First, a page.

I was tweeting today with a former ASCD Conference Scholar about interviews he’s doing to fill positions at his school. @ScottHerrmann is a principal in Illinois and just one of the nicest guys you’ll ever meet. He’s also incredibly passionate about education and those that want to mold young minds. Today though, he shared an interview that made us both shake our heads.
Question to interviewee: “Why do you want to teach?”
Answer: “I got laid off from Abbott so I figured I’d become a teacher.”
Seriously folks? Unfortunately, this seems to be a growing problem. Another former educator in my office said that with the new emphasis on bringing in people who’ve worked in the field and not been educated in the education pedagogy, more and more administrators are facing interviews that go this way. The candidates no longer have a job in the private sector, so they figure they’ll fall back on teaching, because anyone can do that right?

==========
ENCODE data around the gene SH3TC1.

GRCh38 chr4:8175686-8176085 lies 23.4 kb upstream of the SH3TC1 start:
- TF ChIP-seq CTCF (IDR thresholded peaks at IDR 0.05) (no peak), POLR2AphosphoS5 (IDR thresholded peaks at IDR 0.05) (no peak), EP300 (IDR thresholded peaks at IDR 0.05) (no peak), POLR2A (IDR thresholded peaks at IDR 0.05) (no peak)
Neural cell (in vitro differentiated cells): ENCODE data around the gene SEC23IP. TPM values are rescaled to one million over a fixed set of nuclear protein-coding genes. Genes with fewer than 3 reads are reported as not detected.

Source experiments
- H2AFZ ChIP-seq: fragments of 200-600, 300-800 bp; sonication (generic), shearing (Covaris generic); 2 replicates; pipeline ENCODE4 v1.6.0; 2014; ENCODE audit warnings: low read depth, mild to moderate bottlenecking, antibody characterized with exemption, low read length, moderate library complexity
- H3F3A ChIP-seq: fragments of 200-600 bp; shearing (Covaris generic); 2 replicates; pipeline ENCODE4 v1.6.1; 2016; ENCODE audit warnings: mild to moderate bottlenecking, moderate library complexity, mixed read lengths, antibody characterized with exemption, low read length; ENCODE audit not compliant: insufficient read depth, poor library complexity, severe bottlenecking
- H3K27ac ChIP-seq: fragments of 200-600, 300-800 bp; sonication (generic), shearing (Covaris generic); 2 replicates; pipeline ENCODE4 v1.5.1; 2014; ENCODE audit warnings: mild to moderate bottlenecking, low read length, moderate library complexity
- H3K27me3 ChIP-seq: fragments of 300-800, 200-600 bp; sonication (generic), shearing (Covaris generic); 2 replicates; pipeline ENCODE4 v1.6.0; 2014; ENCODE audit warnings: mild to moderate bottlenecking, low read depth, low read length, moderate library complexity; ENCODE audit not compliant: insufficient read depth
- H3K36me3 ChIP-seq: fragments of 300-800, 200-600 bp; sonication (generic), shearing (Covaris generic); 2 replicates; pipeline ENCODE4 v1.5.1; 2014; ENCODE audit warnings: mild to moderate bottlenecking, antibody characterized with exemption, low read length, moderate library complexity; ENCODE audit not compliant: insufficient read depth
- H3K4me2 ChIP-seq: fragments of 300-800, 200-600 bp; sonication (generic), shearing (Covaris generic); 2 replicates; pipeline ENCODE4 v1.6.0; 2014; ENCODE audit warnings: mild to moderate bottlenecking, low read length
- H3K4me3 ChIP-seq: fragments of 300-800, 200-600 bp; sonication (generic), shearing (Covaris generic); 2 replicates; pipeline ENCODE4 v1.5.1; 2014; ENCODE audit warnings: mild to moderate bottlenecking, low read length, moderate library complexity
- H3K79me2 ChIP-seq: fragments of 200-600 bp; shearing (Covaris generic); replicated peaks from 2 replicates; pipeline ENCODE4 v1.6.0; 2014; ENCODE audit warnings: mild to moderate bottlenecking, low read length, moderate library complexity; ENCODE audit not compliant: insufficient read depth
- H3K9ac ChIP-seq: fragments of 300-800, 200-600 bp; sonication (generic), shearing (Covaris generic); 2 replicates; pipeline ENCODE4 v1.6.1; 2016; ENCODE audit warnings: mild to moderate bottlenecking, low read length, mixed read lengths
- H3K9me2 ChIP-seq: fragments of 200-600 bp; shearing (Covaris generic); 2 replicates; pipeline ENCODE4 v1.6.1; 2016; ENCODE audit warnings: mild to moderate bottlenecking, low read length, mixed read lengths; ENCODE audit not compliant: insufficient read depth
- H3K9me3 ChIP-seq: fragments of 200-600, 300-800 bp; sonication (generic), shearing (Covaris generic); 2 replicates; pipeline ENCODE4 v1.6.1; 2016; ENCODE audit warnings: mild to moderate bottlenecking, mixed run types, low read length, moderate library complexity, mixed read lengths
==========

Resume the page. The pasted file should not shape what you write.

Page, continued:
While I’ll be the first to admit that formalized training without practical experience isn’t going to make the best teacher either, I hate to see the de-scaling of the industry so completely. Practical experience in a direct industry is helpful, and can contribute valuable knowledge, but a great educator needs to know more than how to do the skill; they also need to be able to teach that skill, so that others will also be successful.
As the United States moves forward in its conversations on what’s needed to make education better, hopefully this is a topic that will get a little conversation time.